D and E are intended to interwork. Route D replaces the southern end of the A5 (along with a near half hour and 20km dogleg diversion to Blagdon and back) and the L1, although does not offer a replacement service to the caravan parks adjacent to the Helicopter Museum (West End) or on Hutton Moor. Residents of these parks will generally now have a walk of around a kilometer to reach a bus stop. Route E is a direct replacement of the C2, although may struggle to operate as such as a 25 seat vehicle (minimum 8.5m Solo Slimline) will struggle to access the roads the services is routed along. These services were offered at seven to eight journeys per day, with journeys around every 90 minutes.

F and G are intended to interwork, being relatively direct replacements of existing C1 and B1, with the latter now operating via Winterstoke Road to access vital funding from the Haywood development. These services were offered at a 75 minute headway.

H is a standalone working, partially replacing 88 and potentially replacing the Portishead Marina section of First’s X3. The H diagram as tendered will see the bus visiting Sainsburys in Portishead four times over the course of two hours (again, to access developer funding), but unlike 88 will not serve the considerable social housing provision around Pembroke Road at Redcliffe Bay and will no longer provide any service to Walton Bay Caravan Park. Instead, the new service will concentrate on more important matters such as getting stuck between parked cars in the Marina and providing a vital new service around Portishead Esplanade where properties typically sell for over £1,000,000. The council officer who discussed this tendering round with operators told us he was following orders from higher management and elected members in putting this tender round together. One cannot help but think they may have got their priorities wrong somewhere. Each leg of this service was proposed to run every two hours.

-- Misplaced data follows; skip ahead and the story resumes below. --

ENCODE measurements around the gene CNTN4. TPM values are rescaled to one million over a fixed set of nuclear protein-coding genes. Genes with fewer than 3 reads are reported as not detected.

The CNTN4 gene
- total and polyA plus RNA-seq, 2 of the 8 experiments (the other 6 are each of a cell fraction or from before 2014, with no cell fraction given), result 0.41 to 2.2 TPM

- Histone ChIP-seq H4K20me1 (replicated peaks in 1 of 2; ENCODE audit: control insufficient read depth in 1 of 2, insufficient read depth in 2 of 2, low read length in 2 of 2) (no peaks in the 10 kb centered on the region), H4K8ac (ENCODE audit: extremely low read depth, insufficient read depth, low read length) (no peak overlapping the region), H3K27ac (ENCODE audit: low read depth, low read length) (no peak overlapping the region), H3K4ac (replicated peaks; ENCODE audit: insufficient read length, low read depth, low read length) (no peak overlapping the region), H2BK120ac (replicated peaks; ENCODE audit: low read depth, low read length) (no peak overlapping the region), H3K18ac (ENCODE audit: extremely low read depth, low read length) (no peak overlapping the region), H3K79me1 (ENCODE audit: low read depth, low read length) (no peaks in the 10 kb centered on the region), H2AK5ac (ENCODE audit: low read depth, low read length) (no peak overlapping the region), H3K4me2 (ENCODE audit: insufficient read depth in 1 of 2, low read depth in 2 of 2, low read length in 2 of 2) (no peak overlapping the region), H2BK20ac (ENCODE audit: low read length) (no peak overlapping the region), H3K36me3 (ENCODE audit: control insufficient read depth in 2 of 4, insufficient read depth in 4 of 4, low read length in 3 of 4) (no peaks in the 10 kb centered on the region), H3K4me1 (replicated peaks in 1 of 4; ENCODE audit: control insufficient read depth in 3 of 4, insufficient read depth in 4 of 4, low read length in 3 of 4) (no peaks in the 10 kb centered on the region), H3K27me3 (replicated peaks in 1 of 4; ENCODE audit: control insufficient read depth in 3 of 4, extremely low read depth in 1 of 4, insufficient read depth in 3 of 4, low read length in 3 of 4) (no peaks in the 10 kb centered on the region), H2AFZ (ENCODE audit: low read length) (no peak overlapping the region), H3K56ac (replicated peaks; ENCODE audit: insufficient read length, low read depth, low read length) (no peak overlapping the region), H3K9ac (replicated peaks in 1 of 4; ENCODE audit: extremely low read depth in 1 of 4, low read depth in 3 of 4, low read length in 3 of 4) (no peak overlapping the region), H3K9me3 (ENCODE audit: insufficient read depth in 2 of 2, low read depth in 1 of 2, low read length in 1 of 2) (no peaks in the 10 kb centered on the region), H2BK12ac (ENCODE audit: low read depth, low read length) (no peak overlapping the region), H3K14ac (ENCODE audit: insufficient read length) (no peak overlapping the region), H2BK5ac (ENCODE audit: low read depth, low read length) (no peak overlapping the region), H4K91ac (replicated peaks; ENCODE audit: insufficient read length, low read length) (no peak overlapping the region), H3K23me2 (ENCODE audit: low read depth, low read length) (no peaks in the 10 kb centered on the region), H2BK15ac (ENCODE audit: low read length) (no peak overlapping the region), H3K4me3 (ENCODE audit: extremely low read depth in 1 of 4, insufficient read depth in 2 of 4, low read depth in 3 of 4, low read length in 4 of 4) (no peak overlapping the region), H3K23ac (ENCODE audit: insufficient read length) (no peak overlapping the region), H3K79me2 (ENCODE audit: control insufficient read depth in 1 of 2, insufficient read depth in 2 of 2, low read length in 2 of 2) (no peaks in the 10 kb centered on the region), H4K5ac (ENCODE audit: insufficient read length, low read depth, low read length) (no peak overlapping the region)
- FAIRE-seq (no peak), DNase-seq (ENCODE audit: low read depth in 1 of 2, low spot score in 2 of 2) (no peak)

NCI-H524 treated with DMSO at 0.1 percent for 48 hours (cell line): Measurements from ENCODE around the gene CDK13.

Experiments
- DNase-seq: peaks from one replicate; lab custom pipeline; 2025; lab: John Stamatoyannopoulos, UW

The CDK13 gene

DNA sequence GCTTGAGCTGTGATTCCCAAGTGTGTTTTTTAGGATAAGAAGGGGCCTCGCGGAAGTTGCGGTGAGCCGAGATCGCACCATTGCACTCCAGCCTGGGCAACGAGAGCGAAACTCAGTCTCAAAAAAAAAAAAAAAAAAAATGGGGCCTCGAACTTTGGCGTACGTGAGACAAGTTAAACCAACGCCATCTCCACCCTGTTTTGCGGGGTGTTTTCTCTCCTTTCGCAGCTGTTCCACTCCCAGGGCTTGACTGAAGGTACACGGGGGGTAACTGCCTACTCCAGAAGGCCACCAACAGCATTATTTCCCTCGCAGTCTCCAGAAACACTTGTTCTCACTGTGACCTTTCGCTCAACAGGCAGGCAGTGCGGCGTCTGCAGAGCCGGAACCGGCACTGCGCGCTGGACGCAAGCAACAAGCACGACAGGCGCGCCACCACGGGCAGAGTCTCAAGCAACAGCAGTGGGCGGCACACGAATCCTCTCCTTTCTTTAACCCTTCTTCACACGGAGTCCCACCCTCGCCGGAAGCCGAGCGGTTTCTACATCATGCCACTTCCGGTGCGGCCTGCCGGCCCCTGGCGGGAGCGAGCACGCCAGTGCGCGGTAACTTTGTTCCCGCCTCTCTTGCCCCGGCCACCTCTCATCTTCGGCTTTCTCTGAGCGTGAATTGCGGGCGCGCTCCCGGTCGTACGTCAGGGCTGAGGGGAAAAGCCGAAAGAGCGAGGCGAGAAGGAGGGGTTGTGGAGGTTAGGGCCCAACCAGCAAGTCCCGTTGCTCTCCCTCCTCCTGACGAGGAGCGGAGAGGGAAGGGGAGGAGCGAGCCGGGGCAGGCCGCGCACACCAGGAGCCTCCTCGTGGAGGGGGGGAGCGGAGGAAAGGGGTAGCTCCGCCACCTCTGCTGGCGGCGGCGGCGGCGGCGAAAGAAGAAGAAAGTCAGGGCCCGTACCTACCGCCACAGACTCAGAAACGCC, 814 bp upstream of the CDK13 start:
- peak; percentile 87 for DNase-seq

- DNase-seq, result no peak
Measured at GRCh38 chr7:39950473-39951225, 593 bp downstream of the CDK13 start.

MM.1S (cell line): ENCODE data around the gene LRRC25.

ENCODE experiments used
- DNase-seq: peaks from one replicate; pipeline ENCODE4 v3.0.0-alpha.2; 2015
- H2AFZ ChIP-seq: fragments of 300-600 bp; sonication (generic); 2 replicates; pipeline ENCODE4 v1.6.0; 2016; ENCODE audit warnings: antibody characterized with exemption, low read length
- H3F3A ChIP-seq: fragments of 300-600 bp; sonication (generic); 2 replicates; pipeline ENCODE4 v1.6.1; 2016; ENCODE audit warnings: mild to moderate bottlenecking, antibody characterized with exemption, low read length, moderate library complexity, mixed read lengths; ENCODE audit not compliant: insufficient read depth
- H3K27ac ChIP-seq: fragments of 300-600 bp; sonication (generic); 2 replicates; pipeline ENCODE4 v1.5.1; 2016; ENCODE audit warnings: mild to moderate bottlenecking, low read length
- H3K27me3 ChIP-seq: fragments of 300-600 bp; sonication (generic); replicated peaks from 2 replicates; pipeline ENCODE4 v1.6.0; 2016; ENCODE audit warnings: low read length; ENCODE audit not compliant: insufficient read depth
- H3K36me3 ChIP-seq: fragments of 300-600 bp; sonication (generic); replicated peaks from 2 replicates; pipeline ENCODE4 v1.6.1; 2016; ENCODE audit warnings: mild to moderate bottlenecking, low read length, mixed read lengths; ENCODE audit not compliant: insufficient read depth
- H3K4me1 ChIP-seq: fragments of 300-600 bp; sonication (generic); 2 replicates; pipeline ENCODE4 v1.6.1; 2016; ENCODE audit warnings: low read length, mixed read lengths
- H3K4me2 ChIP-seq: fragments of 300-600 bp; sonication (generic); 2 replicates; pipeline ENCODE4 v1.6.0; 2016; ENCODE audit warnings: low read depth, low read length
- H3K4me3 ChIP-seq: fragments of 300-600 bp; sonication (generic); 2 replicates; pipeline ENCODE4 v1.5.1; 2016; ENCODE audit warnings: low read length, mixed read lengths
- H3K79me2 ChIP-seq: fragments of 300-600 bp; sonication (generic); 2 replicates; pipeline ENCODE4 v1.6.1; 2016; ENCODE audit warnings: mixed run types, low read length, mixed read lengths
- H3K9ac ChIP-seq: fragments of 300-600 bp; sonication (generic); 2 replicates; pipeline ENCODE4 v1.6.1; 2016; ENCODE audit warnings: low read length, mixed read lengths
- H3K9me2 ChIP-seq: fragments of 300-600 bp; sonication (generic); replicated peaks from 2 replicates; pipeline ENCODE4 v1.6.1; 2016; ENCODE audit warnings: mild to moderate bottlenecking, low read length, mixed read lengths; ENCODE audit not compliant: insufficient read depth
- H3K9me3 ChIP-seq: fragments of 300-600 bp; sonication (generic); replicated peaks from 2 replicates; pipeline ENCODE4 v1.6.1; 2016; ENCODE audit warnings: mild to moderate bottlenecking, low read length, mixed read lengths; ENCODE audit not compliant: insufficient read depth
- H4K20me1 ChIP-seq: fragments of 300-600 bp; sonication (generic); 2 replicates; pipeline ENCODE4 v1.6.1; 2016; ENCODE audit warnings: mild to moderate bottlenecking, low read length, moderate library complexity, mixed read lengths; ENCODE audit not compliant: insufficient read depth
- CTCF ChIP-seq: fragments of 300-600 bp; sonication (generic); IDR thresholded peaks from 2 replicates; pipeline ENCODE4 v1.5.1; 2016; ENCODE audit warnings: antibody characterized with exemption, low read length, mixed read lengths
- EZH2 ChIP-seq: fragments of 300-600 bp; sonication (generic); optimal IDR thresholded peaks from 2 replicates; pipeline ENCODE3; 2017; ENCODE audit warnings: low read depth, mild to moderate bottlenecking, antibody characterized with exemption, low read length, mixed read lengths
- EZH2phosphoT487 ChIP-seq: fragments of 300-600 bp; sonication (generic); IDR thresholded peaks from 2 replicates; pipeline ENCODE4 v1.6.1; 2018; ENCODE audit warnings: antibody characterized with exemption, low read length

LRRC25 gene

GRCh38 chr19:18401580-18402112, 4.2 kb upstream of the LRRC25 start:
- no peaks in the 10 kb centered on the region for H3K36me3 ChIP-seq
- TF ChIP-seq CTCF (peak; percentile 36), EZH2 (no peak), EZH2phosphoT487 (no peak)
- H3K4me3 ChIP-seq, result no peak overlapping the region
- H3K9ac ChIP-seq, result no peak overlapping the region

All contracts were (eventually) confirmed to be Monday to Saturday operations and none of the diagrams had any breaks nor (in some cases) sufficient time to change drivers. I don’t believe that any of the reference letters are intended as the public designation of them.